Augmented reality makes use of a webcam to superimpose animations over the world you usually experience. When the webcam sees special markers printed on paper it replaces them with a 3d model which you can move and manipulate simply my moving the piece of paper around.
Here are three augmented reality tools that would be useful for science teaching:
LearnAR is a paid-for resource produced by the Specialist Schools and Academies Trust, but there is a free demonstration version of their Human Organs activity on their website. This tool allows you to hold a marker in front of your chest and a see your internal organs.
Scimorph is a cute little website that uses Augmented Reality tech to provide Primary school pupils with opportunities to discuss and solve science-based problems.
Using a webcam and a special marker printed onto a piece of paper – Scimorph will appear on the screen. By moving the paper you can move him and view him from all sides. It’s a little fiddly, but persevere and it becomes quite simple. This should also work with a visualiser if you have one of those connected.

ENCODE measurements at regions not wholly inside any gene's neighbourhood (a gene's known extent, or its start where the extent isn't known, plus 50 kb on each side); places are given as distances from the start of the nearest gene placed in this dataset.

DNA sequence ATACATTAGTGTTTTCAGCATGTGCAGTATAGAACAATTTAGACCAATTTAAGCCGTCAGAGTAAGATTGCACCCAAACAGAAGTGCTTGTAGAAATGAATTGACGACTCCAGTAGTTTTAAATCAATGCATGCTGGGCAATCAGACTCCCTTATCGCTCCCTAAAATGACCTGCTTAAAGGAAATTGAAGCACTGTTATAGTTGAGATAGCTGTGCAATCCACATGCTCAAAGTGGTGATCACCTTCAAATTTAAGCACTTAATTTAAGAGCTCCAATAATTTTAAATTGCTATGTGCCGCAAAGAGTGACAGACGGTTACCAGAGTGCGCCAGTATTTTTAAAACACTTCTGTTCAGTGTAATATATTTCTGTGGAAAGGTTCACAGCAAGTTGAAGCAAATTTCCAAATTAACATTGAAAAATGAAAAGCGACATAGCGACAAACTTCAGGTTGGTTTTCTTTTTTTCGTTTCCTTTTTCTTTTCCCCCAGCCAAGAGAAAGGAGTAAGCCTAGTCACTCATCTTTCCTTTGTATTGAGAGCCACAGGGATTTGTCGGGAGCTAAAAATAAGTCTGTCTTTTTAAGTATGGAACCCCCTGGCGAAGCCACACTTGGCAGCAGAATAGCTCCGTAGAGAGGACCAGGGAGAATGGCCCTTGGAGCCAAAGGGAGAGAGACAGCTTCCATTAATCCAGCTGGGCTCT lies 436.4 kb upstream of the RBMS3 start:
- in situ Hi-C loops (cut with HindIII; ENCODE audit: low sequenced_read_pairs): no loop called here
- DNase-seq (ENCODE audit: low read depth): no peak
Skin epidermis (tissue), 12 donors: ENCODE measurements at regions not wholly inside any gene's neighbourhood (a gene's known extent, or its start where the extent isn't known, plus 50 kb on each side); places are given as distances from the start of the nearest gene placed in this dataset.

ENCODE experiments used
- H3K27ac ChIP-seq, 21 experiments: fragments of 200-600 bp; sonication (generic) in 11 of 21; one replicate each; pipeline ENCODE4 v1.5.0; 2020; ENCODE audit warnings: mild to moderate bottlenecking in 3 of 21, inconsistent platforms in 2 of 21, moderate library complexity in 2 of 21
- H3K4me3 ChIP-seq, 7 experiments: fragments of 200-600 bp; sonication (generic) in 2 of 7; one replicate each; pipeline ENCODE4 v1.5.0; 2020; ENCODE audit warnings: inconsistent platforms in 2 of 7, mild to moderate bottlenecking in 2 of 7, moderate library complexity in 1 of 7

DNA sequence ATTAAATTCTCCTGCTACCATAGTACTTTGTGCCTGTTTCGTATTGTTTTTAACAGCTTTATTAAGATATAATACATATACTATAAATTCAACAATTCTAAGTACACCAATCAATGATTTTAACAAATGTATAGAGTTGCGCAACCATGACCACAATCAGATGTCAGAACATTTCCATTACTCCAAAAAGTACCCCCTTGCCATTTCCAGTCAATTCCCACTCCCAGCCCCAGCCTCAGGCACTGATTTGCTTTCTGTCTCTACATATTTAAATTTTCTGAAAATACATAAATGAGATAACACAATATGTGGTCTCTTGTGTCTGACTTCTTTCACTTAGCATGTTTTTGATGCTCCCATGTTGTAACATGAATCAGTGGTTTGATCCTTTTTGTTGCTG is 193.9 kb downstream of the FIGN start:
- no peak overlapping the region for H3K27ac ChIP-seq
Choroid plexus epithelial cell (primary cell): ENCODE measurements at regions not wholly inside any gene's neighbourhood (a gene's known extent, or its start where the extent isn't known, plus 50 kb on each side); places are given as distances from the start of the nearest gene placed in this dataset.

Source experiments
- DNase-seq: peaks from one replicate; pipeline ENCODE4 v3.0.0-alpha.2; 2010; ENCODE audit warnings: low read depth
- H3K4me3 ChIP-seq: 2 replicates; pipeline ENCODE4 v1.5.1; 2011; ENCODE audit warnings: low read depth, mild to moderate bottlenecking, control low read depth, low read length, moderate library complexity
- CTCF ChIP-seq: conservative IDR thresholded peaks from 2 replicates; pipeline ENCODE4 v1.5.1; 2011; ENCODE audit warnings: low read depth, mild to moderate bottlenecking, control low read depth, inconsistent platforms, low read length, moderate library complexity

There are several scimorph zones you can investigate – The Bug Zone to look at microbes, Gravity Pulls and The Vibe Zone to investigate sound.
Each zone provides a series of questions or scenarios. Scimorph is not a complicated simulation or anything like that. The main purpose is to promote discussion between children about the science underlying the different situations.
It does provide a useful introduction to Augmented Reality technology and is worth checking out if you want to try something a little different with your class. Visit it here.
Rainforest Life / Loris the Lemur
Produced by London Zoo, Rainforest Life gives you the chance to have your very own Augmented reality lemur, Loris, sitting in the palm of your hand.
Loris doesn’t do a lot, and you can’t really interact with her. But she’s very cute.
As before, you’ll need a webcam to get this to work, and you’ll need to print out a special marker on a page for the camera to detect. Find out more here.
I’m hoping to see more examples of Augmented Reality at the BETT show next week. If I do, you’ll read all about it on this blog. Watch this space!